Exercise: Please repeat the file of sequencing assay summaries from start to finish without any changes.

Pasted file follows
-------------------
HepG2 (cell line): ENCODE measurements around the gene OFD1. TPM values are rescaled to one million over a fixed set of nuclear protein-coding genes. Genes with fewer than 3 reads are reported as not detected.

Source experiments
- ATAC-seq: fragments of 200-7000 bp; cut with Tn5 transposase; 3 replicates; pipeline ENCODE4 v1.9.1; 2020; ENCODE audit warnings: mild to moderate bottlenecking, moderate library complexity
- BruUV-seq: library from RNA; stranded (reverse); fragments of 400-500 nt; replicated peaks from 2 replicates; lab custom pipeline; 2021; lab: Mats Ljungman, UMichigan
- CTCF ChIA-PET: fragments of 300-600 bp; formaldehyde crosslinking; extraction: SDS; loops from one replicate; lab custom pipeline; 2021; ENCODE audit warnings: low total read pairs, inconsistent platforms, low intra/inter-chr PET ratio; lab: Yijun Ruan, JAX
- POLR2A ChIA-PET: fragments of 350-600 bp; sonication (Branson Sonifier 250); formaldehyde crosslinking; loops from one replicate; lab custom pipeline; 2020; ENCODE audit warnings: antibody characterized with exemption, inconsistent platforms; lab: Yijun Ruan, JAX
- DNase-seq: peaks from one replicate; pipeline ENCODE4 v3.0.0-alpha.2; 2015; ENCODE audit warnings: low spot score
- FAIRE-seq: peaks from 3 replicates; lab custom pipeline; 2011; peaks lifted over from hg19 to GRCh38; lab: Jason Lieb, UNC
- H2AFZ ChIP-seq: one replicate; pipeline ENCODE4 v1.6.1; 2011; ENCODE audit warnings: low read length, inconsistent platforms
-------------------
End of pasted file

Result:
HepG2 (cell line): ENCODE measurements around the gene OFD1. TPM values are rescaled to one million over a fixed set of nuclear protein-coding genes. Genes with fewer than 3 reads are reported as not detected.

Source experiments
- ATAC-seq: fragments of 200-7000 bp; cut with Tn5 transposase; 3 replicates; pipeline ENCODE4 v1.9.1; 2020; ENCODE audit warnings: mild to moderate bottlenecking, moderate library complexity
- BruUV-seq: library from RNA; stranded (reverse); fragments of 400-500 nt; replicated peaks from 2 replicates; lab custom pipeline; 2021; lab: Mats Ljungman, UMichigan
- CTCF ChIA-PET: fragments of 300-600 bp; formaldehyde crosslinking; extraction: SDS; loops from one replicate; lab custom pipeline; 2021; ENCODE audit warnings: low total read pairs, inconsistent platforms, low intra/inter-chr PET ratio; lab: Yijun Ruan, JAX
- POLR2A ChIA-PET: fragments of 350-600 bp; sonication (Branson Sonifier 250); formaldehyde crosslinking; loops from one replicate; lab custom pipeline; 2020; ENCODE audit warnings: antibody characterized with exemption, inconsistent platforms; lab: Yijun Ruan, JAX
- DNase-seq: peaks from one replicate; pipeline ENCODE4 v3.0.0-alpha.2; 2015; ENCODE audit warnings: low spot score
- FAIRE-seq: peaks from 3 replicates; lab custom pipeline; 2011; peaks lifted over from hg19 to GRCh38; lab: Jason Lieb, UNC
- H2AFZ ChIP-seq: one replicate; pipeline ENCODE4 v1.6.1; 2011; ENCODE audit warnings: low read length, inconsistent platforms